“Exposure to CO2 can result in drowsiness, eye irritation, and inability to concentrate. If a ventilation system provides inadequate fresh-air intake, levels of CO2 in the classroom can rise dramatically during the course of a classroom session.” Brian W. Smith
Have you ever tried reading a book while feeling drowsy? It’s not unusual to read sentences several times before they really sink in which is not a very efficient way to learn. It’s even worse being drowsy while taking a test. It’s difficult to get high marks when concentration is lacking.
Carbon dioxide levels in the classroom have been shown to be directly related to a students alertness and ability to concentrate. High levels of carbon dioxide indicate a lack of fresh air intake and that negatively affects the health, attendance rate and learning ability of students.
“Increases in indoor CO2 concentrations… were associated with statistically significant and meaningful reductions in decision-making performance.” Usha Satish
Normal outside air contains carbon dioxide (CO2) at a level around 400 (normally noted as parts per million or ppm which will be left off for sake of simplicity and ease of comparison).
The accepted standard CO2 level in a classroom is 1000. That level is easy to maintain when a classroom is empty. Fill the classroom up with a bunch of students and the level of CO2 rises dramatically. That’s because carbon dioxide makes up a part of every breath you exhale causing the levels to rise as more people gather.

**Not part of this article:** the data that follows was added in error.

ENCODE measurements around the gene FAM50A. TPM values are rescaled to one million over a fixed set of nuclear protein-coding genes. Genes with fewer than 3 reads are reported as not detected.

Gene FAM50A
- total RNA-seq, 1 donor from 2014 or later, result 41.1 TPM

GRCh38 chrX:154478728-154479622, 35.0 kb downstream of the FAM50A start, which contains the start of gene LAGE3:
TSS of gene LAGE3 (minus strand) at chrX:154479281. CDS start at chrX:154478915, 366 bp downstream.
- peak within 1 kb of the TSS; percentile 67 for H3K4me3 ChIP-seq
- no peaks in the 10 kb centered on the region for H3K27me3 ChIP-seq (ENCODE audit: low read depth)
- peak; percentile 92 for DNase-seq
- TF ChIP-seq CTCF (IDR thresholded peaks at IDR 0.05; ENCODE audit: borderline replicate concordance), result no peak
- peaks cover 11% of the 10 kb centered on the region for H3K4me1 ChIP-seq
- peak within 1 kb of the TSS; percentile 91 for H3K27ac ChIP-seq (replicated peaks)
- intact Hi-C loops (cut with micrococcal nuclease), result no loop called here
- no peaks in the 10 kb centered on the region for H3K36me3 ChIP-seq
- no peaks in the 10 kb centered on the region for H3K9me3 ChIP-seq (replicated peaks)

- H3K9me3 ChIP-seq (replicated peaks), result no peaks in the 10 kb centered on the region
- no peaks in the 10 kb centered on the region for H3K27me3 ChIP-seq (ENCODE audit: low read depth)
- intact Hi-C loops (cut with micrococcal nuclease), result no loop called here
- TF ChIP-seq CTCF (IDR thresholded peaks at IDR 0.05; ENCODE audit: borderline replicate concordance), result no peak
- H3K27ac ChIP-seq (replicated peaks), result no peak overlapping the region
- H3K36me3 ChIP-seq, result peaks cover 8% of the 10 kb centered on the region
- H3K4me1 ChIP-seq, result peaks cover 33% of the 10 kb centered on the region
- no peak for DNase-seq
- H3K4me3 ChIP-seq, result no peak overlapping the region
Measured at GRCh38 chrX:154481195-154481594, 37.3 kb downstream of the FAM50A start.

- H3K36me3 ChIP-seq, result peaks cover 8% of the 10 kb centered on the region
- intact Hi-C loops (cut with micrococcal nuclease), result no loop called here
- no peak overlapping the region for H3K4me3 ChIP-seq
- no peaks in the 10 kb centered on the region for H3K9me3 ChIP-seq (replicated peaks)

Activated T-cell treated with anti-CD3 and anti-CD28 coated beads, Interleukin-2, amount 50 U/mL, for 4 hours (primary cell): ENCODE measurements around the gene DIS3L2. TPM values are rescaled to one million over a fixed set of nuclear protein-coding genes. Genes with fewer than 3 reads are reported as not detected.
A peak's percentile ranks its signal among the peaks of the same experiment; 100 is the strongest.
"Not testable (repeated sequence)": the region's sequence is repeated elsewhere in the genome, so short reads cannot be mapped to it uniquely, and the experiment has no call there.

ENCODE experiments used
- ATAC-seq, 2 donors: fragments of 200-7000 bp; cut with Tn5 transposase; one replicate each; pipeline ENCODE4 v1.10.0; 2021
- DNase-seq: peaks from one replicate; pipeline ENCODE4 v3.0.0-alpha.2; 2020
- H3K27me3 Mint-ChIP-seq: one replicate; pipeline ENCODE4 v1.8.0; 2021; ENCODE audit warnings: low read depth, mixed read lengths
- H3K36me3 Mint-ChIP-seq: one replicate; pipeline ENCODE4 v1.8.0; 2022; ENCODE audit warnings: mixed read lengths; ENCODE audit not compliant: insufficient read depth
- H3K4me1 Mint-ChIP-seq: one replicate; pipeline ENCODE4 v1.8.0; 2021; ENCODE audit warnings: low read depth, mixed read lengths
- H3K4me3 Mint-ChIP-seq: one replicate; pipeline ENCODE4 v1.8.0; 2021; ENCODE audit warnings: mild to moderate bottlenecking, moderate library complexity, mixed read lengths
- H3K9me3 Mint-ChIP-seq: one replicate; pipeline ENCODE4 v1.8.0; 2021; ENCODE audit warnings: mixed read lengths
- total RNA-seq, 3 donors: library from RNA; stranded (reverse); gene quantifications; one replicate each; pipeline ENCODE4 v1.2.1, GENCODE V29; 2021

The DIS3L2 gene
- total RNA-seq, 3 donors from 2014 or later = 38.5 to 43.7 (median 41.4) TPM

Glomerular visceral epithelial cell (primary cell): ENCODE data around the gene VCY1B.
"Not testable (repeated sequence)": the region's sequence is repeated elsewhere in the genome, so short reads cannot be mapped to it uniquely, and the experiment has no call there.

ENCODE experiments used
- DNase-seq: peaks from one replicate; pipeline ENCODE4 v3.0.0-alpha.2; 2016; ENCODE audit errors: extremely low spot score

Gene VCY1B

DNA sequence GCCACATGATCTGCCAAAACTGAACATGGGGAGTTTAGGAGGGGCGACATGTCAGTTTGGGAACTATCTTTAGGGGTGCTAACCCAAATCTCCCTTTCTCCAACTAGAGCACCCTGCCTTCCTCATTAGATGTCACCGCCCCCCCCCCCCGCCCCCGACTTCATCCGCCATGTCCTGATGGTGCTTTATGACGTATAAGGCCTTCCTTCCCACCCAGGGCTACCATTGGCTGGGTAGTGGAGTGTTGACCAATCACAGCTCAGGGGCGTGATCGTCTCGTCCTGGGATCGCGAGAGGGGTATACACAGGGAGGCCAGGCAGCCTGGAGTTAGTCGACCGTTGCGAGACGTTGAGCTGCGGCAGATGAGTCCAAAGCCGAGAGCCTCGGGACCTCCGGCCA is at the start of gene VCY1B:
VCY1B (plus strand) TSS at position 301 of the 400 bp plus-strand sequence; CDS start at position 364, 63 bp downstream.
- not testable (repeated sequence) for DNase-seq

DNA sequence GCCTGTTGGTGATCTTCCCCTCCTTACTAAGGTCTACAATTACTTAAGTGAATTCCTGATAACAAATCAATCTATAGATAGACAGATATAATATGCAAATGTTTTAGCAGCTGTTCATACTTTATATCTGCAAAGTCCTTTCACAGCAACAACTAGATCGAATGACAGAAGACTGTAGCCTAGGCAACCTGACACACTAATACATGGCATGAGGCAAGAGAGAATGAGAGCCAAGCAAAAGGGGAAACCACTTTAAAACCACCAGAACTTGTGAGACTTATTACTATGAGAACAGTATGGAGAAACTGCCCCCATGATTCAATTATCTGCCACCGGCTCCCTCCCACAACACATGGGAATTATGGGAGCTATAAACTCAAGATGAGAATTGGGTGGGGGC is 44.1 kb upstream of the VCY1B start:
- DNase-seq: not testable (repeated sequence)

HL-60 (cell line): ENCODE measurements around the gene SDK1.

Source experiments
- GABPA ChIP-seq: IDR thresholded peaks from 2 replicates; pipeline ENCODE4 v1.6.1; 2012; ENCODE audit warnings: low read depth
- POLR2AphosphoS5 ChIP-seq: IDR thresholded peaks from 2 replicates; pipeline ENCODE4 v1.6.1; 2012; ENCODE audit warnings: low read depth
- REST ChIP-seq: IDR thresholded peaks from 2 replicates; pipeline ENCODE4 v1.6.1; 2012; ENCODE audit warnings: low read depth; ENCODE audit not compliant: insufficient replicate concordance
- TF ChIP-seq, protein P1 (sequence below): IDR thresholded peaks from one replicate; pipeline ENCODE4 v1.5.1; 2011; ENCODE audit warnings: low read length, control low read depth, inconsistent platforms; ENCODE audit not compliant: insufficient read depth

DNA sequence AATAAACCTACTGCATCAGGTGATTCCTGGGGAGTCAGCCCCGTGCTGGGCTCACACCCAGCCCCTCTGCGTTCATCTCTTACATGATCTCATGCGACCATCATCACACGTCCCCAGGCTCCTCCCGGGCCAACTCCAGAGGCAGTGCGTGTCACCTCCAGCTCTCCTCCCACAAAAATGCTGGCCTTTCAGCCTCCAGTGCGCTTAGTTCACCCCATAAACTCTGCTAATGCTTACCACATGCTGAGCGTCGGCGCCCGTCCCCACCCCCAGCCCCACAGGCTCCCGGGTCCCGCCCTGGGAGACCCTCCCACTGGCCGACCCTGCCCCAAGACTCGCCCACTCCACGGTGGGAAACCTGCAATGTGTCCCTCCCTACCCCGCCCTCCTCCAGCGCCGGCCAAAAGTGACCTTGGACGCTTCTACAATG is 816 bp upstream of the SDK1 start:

“…increasing classroom ventilation rates, above the State standard, would substantially decrease illness absence and produce economic benefits.” M. J. Mendell
A study of classrooms in the California school system found carbon dioxide levels as high as 2200, more than twice the recommended level, and almost 3 times the level you would expect to find in an office setting. A study done in Texas found carbon dioxide levels over 3000 in 21% of the classrooms tested! Those are not levels that are conducive to efficient learning!
Energy Efficiency Needed to Improve Air Quality
Maintaining healthy carbon dioxide levels requires bringing in fresh outside air and mixing it with inside air in order to dilute the rising CO2. It’s like adding cold water to a bathtub that’s too hot to step into.
In climates where there are extremes in temperature, that dilution comes with a cost. You have to either heat up or cool down the outside air as it enters the classroom. If you wanted to keep costs to a minimum you could just block off all outside air but that comes with an expense beyond the dollars and cents! Blocking the fresh air is not a healthy solution and often results in the condition known as “sick building syndrome”. Here is a picture of blocked air inlets which prevented outside air from entering a local classroom:
An energy efficient way to bring in outside air is to use a system that pre-heats or pre-cools the incoming air using the energy already paid for in the exhaust air. It reduces wasted energy, lowers utility costs, and improves the quality of classroom air all at the same time.
There are many energy efficient solutions that are helping schools and businesses maintain a healthy indoor environment at a minimum expense. Those solutions have been shown to increase productivity, reduce rates of absenteeism, promote learning and maintain health in the classroom as well as in the workplace.
Knowing the CO2 levels of schools and businesses is strong indicator of the resultant productivity!